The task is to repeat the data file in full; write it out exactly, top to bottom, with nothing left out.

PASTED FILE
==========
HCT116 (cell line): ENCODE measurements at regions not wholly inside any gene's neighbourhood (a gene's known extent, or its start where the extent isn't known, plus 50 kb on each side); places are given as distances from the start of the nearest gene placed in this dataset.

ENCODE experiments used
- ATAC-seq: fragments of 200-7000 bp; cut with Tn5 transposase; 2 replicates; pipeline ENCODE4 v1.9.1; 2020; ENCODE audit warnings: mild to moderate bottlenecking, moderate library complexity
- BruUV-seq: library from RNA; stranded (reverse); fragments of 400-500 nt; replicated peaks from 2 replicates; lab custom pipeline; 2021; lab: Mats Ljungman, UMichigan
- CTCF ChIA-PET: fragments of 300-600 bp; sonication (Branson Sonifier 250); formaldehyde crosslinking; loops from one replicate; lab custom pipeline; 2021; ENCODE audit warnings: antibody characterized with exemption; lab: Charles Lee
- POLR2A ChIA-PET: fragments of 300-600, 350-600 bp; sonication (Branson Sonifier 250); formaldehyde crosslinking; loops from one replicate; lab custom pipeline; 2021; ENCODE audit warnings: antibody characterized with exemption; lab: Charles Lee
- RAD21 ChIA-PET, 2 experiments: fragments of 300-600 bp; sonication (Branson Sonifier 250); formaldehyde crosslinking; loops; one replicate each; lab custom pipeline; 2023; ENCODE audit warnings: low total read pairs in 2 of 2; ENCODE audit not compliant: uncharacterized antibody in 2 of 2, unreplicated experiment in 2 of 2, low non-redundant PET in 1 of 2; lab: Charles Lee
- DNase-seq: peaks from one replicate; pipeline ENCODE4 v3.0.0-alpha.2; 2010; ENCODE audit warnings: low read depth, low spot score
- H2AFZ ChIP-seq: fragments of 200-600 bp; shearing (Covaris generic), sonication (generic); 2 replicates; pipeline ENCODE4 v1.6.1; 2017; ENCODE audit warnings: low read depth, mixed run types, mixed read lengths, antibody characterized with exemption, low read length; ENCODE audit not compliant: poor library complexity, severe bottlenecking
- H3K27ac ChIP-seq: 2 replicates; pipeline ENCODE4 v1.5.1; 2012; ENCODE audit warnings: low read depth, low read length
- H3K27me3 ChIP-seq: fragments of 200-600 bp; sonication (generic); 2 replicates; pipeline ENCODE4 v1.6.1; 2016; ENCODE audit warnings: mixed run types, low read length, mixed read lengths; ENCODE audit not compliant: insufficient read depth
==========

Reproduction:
HCT116 (cell line): ENCODE measurements at regions not wholly inside any gene's neighbourhood (a gene's known extent, or its start where the extent isn't known, plus 50 kb on each side); places are given as distances from the start of the nearest gene placed in this dataset.

ENCODE experiments used
- ATAC-seq: fragments of 200-7000 bp; cut with Tn5 transposase; 2 replicates; pipeline ENCODE4 v1.9.1; 2020; ENCODE audit warnings: mild to moderate bottlenecking, moderate library complexity
- BruUV-seq: library from RNA; stranded (reverse); fragments of 400-500 nt; replicated peaks from 2 replicates; lab custom pipeline; 2021; lab: Mats Ljungman, UMichigan
- CTCF ChIA-PET: fragments of 300-600 bp; sonication (Branson Sonifier 250); formaldehyde crosslinking; loops from one replicate; lab custom pipeline; 2021; ENCODE audit warnings: antibody characterized with exemption; lab: Charles Lee
- POLR2A ChIA-PET: fragments of 300-600, 350-600 bp; sonication (Branson Sonifier 250); formaldehyde crosslinking; loops from one replicate; lab custom pipeline; 2021; ENCODE audit warnings: antibody characterized with exemption; lab: Charles Lee
- RAD21 ChIA-PET, 2 experiments: fragments of 300-600 bp; sonication (Branson Sonifier 250); formaldehyde crosslinking; loops; one replicate each; lab custom pipeline; 2023; ENCODE audit warnings: low total read pairs in 2 of 2; ENCODE audit not compliant: uncharacterized antibody in 2 of 2, unreplicated experiment in 2 of 2, low non-redundant PET in 1 of 2; lab: Charles Lee
- DNase-seq: peaks from one replicate; pipeline ENCODE4 v3.0.0-alpha.2; 2010; ENCODE audit warnings: low read depth, low spot score
- H2AFZ ChIP-seq: fragments of 200-600 bp; shearing (Covaris generic), sonication (generic); 2 replicates; pipeline ENCODE4 v1.6.1; 2017; ENCODE audit warnings: low read depth, mixed run types, mixed read lengths, antibody characterized with exemption, low read length; ENCODE audit not compliant: poor library complexity, severe bottlenecking
- H3K27ac ChIP-seq: 2 replicates; pipeline ENCODE4 v1.5.1; 2012; ENCODE audit warnings: low read depth, low read length
- H3K27me3 ChIP-seq: fragments of 200-600 bp; sonication (generic); 2 replicates; pipeline ENCODE4 v1.6.1; 2016; ENCODE audit warnings: mixed run types, low read length, mixed read lengths; ENCODE audit not compliant: insufficient read depth